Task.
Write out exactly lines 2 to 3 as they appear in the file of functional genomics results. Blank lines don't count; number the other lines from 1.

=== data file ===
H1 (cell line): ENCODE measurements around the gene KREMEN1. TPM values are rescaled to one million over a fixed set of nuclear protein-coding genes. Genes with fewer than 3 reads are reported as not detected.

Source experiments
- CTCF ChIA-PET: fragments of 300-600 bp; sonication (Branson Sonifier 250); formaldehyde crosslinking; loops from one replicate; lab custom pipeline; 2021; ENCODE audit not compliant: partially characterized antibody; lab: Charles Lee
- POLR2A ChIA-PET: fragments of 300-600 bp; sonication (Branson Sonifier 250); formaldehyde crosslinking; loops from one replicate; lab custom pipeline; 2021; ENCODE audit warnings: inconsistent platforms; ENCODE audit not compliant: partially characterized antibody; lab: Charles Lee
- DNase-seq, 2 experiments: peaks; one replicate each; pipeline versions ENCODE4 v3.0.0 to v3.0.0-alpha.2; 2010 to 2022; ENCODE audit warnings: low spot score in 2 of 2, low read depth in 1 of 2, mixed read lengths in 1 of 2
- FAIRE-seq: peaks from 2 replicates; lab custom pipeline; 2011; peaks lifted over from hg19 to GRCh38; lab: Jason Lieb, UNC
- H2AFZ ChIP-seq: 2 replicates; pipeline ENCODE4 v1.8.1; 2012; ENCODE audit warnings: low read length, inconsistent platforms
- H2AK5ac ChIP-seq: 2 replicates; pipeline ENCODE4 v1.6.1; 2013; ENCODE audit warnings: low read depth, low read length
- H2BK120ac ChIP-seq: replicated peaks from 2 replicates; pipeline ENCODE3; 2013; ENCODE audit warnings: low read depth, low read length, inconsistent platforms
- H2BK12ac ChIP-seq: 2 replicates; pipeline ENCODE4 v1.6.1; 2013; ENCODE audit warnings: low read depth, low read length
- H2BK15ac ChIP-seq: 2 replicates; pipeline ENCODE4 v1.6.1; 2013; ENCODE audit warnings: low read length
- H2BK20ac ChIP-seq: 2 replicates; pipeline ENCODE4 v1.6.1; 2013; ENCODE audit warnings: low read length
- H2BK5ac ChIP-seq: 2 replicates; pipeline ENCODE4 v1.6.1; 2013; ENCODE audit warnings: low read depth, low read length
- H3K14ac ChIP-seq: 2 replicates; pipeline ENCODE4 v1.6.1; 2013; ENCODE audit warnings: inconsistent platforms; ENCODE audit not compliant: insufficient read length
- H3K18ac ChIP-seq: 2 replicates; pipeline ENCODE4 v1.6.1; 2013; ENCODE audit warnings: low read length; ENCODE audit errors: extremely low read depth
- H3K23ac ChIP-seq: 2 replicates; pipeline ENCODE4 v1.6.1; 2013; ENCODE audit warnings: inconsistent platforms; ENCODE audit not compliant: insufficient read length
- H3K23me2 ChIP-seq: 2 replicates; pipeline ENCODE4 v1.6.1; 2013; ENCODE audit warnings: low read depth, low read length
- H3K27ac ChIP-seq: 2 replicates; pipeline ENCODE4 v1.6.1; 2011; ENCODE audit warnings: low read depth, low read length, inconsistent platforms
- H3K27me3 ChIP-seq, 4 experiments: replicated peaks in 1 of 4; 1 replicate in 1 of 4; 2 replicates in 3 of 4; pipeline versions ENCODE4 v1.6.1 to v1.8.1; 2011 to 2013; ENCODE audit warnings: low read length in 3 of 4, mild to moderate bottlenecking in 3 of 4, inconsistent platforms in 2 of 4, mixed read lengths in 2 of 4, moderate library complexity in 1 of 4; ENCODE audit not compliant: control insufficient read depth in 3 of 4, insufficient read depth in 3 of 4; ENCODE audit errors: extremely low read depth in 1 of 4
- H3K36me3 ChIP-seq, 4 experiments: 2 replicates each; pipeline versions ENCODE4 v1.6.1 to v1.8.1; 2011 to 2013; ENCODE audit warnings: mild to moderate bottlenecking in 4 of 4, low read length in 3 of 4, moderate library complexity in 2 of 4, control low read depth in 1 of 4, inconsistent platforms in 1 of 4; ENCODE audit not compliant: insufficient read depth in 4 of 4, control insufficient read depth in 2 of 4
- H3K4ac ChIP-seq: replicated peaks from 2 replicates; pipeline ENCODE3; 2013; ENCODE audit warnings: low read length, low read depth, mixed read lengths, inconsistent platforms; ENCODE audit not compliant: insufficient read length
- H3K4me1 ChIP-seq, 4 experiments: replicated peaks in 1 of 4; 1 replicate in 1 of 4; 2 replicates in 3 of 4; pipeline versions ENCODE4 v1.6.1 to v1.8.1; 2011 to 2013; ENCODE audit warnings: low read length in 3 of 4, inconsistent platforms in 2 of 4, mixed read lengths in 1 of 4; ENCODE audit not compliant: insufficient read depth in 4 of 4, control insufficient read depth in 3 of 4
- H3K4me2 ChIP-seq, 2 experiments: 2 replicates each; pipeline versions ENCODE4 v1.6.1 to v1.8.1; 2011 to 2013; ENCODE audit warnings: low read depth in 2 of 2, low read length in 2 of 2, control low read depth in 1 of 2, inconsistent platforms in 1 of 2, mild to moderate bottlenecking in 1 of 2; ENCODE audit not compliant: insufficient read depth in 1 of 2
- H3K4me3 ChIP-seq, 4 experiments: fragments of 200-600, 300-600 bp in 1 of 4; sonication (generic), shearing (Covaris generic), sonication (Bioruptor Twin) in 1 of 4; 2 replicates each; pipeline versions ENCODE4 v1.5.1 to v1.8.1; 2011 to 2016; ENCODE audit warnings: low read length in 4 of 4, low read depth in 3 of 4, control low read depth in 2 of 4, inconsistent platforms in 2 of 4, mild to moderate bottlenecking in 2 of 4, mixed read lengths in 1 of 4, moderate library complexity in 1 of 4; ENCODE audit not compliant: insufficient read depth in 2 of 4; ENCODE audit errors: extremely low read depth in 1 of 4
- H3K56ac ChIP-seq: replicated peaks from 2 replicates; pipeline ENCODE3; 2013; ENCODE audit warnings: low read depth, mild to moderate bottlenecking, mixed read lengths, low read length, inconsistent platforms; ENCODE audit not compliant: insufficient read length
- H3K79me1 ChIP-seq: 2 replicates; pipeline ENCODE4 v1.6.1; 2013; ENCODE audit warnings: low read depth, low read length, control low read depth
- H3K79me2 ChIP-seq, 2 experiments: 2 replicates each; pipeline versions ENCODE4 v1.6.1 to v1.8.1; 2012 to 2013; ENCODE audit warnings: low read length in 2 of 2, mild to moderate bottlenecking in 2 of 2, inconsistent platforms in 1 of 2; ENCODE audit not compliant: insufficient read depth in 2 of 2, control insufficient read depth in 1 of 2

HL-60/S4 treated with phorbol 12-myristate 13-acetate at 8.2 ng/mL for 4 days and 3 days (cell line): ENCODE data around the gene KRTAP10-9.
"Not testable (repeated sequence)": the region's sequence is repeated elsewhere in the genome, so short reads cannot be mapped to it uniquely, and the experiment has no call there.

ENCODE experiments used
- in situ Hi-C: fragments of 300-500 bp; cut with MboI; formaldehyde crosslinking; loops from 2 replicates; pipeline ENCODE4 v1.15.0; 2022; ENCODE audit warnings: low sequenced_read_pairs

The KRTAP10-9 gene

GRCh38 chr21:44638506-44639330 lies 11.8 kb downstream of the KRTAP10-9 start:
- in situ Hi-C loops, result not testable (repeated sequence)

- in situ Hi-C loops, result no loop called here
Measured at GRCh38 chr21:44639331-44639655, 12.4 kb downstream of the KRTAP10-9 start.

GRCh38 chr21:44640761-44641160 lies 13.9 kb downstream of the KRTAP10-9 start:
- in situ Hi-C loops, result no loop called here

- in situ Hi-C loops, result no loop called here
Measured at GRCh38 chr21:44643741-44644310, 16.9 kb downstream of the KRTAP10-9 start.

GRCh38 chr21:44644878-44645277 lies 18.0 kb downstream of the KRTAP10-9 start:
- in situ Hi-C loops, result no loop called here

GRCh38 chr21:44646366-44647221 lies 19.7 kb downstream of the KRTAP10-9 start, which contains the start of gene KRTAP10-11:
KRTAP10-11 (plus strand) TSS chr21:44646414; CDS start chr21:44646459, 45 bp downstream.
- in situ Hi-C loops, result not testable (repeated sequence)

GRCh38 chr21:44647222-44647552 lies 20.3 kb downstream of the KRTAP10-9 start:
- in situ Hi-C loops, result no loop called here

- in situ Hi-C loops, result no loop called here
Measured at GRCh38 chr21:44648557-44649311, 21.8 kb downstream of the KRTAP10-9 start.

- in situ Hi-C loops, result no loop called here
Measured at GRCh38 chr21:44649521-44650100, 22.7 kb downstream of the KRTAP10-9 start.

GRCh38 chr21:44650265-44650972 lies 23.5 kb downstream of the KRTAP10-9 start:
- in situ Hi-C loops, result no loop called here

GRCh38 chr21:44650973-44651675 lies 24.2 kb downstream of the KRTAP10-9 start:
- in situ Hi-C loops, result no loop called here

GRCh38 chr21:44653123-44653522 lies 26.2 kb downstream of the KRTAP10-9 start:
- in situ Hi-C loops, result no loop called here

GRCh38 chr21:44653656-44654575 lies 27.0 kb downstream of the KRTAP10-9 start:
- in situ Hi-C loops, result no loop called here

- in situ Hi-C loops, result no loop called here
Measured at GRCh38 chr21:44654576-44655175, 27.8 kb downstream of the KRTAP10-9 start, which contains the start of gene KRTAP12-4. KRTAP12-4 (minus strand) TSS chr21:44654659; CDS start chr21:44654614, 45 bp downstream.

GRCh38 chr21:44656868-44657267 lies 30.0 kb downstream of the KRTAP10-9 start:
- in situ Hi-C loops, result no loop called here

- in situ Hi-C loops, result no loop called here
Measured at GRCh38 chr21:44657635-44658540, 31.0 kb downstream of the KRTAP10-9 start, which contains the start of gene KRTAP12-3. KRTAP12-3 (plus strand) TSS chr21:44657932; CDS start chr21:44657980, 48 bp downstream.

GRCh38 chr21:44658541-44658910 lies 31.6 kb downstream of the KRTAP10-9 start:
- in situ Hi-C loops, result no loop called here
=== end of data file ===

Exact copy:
Source experiments
- CTCF ChIA-PET: fragments of 300-600 bp; sonication (Branson Sonifier 250); formaldehyde crosslinking; loops from one replicate; lab custom pipeline; 2021; ENCODE audit not compliant: partially characterized antibody; lab: Charles Lee